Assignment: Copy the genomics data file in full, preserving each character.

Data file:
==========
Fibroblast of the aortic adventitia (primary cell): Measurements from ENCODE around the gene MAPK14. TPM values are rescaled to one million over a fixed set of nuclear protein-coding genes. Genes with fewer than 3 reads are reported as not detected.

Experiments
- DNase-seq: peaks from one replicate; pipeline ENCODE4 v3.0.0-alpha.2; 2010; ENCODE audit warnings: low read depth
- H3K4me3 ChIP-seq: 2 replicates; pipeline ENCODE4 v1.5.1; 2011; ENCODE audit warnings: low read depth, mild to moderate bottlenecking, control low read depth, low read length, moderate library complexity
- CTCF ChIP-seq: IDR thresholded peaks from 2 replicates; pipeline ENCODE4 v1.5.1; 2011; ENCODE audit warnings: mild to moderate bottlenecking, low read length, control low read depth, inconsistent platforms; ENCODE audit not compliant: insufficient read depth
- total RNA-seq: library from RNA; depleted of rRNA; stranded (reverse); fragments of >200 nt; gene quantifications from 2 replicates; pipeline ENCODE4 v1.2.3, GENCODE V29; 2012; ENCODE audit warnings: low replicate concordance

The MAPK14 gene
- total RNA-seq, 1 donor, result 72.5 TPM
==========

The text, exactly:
Fibroblast of the aortic adventitia (primary cell): Measurements from ENCODE around the gene MAPK14. TPM values are rescaled to one million over a fixed set of nuclear protein-coding genes. Genes with fewer than 3 reads are reported as not detected.

Experiments
- DNase-seq: peaks from one replicate; pipeline ENCODE4 v3.0.0-alpha.2; 2010; ENCODE audit warnings: low read depth
- H3K4me3 ChIP-seq: 2 replicates; pipeline ENCODE4 v1.5.1; 2011; ENCODE audit warnings: low read depth, mild to moderate bottlenecking, control low read depth, low read length, moderate library complexity
- CTCF ChIP-seq: IDR thresholded peaks from 2 replicates; pipeline ENCODE4 v1.5.1; 2011; ENCODE audit warnings: mild to moderate bottlenecking, low read length, control low read depth, inconsistent platforms; ENCODE audit not compliant: insufficient read depth
- total RNA-seq: library from RNA; depleted of rRNA; stranded (reverse); fragments of >200 nt; gene quantifications from 2 replicates; pipeline ENCODE4 v1.2.3, GENCODE V29; 2012; ENCODE audit warnings: low replicate concordance

The MAPK14 gene
- total RNA-seq, 1 donor, result 72.5 TPM